Burke hadn't even driven a car on the street when, at El Mirage, Lindsley told the lad to get behind the wheel of the push truck and get his Lakester/Streamliner up to 30 mph before he fired it.
Burke LeSage (at 15) was already a part of history by not just spectating the first Motora
Forget about being a paper-boy or a box-boy for a few extra coins while in school: Johnny Price, the World War II fighter pilot and LSR racer (who lost his eye during a combat mission), was the general manager of Weber Cams and got Burke his summer job while in school working for Harry Weber polishing camshafts. (Later, Burke would work for two other pioneering performance manufacturers, Grant Piston Rings in the late '60s and Weiand Automotive in the early '70s.)
The SCTA Gear Grinders met at a bar in Bell, California. Most of the members were 10 years older than Burke, half of whom were World War II veterans when he joined the club in 1951 at the age of 16. As he was under age, the club elected to move their meeting place. Burke was made president a year later, but he was still too young to buy beer! "Here I was," Burke begins, "a kid being president of an adult group!" Burke inherited a '34 Ford five-window coupe from his brother while at the same time SCTA decided to run coupes and sedans at the lakes in 1951.
Drivers today begin racing when their first grade teachers excuse them from class, but in Burke's day it was unheard of to be racing in competition at 16. When the new coupe class was instituted, Lindsley took the engine out of his Streamliner and put it in Burke's coupe. They ran the '34 in the new Coupe/Sedan class.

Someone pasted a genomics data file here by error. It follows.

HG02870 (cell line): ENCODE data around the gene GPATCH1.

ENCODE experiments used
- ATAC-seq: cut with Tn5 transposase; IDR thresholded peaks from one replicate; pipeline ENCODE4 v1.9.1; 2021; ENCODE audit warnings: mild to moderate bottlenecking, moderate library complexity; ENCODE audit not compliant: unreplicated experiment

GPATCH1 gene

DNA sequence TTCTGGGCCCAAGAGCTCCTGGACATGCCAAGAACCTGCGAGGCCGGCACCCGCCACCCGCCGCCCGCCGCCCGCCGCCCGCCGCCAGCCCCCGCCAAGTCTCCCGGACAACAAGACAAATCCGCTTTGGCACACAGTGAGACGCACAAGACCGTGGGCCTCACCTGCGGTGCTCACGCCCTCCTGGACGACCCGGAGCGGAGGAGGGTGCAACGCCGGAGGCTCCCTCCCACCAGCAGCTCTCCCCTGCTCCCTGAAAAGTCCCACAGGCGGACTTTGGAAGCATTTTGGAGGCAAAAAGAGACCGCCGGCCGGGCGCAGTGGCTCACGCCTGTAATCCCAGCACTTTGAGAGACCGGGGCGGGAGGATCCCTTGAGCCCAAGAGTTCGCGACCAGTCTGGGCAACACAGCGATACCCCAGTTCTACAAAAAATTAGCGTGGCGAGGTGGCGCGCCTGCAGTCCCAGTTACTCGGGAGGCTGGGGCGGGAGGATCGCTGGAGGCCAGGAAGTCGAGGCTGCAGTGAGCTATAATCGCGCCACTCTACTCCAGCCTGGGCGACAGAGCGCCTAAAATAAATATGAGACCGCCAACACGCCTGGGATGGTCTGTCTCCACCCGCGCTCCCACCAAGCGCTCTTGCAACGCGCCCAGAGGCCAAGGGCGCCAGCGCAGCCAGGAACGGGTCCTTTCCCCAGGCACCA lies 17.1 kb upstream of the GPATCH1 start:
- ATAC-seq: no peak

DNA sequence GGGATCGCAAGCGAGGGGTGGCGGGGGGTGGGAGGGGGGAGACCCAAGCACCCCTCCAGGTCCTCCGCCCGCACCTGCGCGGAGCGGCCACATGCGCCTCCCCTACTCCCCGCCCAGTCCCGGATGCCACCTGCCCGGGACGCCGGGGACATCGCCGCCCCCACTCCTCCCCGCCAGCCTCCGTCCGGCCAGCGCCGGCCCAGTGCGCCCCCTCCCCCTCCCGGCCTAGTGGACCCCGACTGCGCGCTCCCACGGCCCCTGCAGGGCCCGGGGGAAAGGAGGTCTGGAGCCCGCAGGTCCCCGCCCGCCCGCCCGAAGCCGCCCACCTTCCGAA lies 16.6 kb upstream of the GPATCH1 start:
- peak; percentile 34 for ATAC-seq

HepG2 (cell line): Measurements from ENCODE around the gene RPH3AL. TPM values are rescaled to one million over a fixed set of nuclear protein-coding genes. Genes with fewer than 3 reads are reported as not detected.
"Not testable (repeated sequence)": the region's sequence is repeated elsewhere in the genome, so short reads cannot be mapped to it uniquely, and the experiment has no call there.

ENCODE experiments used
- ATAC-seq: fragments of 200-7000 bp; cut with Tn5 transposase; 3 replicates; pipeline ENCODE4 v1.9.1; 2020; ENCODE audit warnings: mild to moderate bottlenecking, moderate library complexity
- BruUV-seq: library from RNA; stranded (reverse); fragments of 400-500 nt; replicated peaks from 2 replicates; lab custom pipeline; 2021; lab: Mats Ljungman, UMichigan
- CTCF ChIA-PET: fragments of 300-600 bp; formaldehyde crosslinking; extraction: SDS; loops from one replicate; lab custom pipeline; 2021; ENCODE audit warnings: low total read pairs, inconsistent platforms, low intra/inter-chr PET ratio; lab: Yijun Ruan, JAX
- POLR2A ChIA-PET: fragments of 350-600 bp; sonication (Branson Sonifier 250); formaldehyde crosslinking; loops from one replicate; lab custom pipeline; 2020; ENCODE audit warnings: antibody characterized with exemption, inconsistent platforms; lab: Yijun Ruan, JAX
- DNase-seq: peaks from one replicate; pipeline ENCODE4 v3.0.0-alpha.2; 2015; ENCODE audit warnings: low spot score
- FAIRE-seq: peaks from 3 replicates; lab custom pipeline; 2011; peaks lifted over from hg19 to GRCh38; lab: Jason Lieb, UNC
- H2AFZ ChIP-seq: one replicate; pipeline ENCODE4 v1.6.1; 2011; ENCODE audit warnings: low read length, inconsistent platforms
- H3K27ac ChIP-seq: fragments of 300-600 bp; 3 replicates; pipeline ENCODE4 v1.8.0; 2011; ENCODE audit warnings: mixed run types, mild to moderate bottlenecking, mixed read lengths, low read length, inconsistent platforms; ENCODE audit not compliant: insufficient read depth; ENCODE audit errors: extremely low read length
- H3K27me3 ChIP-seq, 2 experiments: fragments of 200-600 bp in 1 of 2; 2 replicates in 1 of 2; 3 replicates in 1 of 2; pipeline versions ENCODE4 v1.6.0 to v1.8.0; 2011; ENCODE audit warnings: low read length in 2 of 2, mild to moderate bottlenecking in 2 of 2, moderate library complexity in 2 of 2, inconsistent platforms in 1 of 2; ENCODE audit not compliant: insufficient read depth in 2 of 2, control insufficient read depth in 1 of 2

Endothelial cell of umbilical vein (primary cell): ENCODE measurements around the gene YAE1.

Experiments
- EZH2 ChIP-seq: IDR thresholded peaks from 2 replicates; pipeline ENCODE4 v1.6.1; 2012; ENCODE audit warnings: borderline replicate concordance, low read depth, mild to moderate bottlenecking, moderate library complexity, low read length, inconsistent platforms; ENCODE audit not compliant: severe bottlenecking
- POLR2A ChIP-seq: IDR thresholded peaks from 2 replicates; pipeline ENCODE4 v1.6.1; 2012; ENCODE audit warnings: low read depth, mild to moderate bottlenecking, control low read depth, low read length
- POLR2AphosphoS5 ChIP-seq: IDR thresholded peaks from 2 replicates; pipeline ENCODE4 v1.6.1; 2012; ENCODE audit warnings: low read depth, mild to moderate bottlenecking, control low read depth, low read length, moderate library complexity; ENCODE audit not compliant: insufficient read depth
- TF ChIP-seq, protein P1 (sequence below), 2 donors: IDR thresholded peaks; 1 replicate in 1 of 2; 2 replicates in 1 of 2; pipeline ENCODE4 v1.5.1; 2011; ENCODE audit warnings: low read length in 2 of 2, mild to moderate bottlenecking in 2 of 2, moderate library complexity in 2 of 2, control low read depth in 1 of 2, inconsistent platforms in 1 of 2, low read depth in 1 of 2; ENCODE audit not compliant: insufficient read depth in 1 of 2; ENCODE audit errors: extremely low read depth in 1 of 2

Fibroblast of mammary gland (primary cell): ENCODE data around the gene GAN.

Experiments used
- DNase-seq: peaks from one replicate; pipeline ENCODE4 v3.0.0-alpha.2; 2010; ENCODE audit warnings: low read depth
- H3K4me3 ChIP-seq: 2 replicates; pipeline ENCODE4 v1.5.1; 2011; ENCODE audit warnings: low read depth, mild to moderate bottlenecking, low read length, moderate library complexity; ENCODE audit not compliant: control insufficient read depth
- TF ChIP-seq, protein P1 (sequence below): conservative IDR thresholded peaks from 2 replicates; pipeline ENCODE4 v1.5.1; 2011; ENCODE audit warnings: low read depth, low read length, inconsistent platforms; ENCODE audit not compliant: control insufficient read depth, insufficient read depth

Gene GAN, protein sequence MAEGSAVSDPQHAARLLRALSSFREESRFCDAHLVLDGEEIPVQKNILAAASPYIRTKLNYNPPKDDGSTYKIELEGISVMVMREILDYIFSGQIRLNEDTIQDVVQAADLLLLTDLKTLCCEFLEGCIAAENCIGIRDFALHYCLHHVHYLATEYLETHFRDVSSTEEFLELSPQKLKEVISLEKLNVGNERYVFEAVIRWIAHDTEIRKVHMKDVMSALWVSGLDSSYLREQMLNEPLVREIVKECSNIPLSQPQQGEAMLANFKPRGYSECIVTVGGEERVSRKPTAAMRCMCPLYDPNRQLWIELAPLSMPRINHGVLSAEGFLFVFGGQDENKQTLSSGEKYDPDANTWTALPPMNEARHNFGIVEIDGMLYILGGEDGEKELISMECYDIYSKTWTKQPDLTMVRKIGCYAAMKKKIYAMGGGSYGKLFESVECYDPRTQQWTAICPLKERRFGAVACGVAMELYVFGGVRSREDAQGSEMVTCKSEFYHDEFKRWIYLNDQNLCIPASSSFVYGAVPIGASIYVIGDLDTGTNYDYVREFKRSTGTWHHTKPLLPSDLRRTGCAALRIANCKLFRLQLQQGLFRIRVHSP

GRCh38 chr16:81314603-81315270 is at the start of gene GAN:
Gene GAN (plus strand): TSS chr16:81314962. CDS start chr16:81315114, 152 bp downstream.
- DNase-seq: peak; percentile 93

Plus, Burke fit the mold for a race car driver since the average height of a Formula 1 pilot is 5 feet, 9 inches, perfect for squeezing into a Grand Prix car. Burke, being 5 feet, 5 inches, could slither into a wind-slicing 200-mph-plus pencil with ease. In fact, Dreisbach Electromotive had developed a battery-powered Streamliner in 1983 called the DEMI X-1 with requirements that the driver be no taller than 5 feet, 7 1/2 inches. They tapped Burke on the helmet to become their man.
Here's Burke peeling out of Mark Dees' 427 Chevy-powered Lakester after completing a run a
SCTA kept looking for another sweet spot to run after the military declared Muroc off limits when the war began. As far as the racers were concerned, Muroc was the crown jewel because of its expansive 12-mile length. But when the war began in 1941, the dry lake was closed to the general public by the military. That necessitated finding other locations to hold meets like nearby Rosamond and Harper (near Barstow, California). Eventually, and probably reluctantly, El Mirage dry lake, at 6.2 miles long, was settled on, and is used to this day.
Because of concerns for safety at El Mirage with such "poor conditions" as HRM editor Wally Parks wrote in an issue in 1952. SCTA decided instead of scrapping the last meet of 1951 they would try one more location, 75 miles north of El Mirage. Rather than running the normal two days for the last meet of the year, it was cut to one.
It took some tenacity on the part of the competitors to travel on the rutted dirt road just to get to the dry lake, which was only two-and-a-half miles long. "A Search for Safety," wrote Parks in an HRM feature story in January 1952: "The surface turned out to be semi-soft and speeds were somewhat impaired."
Looking every bit like a crumpled piece of paper is what was left of a '38 Buick that cras
If the speeds were impaired it didn't slow the Lindsley-LeSage Class B coupe from placing First in the 1951 points standings. Just three months after receiving his California driver's license, Burke cranked off 107 mph in his coupe. And for that achievement high school student Burke and his '34 graced the pages of that feature story.